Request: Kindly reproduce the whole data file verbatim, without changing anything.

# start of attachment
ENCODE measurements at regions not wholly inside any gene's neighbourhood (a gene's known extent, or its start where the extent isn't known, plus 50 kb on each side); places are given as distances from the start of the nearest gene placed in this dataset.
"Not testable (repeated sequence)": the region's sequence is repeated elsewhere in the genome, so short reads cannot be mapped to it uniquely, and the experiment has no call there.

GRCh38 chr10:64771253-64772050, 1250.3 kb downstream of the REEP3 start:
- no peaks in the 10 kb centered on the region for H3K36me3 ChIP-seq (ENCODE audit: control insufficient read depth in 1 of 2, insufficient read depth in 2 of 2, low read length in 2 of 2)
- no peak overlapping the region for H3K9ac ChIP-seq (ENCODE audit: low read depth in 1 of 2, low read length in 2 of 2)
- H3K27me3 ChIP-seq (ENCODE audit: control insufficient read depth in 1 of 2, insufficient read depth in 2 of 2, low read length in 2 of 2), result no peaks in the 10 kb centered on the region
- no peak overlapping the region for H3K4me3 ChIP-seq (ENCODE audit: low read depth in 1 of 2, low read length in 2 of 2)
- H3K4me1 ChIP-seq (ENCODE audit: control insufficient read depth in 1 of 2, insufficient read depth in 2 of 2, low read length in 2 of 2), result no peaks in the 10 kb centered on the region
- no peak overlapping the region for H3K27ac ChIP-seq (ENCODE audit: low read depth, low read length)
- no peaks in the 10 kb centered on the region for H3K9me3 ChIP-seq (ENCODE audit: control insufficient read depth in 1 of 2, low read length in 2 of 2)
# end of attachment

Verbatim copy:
ENCODE measurements at regions not wholly inside any gene's neighbourhood (a gene's known extent, or its start where the extent isn't known, plus 50 kb on each side); places are given as distances from the start of the nearest gene placed in this dataset.
"Not testable (repeated sequence)": the region's sequence is repeated elsewhere in the genome, so short reads cannot be mapped to it uniquely, and the experiment has no call there.

GRCh38 chr10:64771253-64772050, 1250.3 kb downstream of the REEP3 start:
- no peaks in the 10 kb centered on the region for H3K36me3 ChIP-seq (ENCODE audit: control insufficient read depth in 1 of 2, insufficient read depth in 2 of 2, low read length in 2 of 2)
- no peak overlapping the region for H3K9ac ChIP-seq (ENCODE audit: low read depth in 1 of 2, low read length in 2 of 2)
- H3K27me3 ChIP-seq (ENCODE audit: control insufficient read depth in 1 of 2, insufficient read depth in 2 of 2, low read length in 2 of 2), result no peaks in the 10 kb centered on the region
- no peak overlapping the region for H3K4me3 ChIP-seq (ENCODE audit: low read depth in 1 of 2, low read length in 2 of 2)
- H3K4me1 ChIP-seq (ENCODE audit: control insufficient read depth in 1 of 2, insufficient read depth in 2 of 2, low read length in 2 of 2), result no peaks in the 10 kb centered on the region
- no peak overlapping the region for H3K27ac ChIP-seq (ENCODE audit: low read depth, low read length)
- no peaks in the 10 kb centered on the region for H3K9me3 ChIP-seq (ENCODE audit: control insufficient read depth in 1 of 2, low read length in 2 of 2)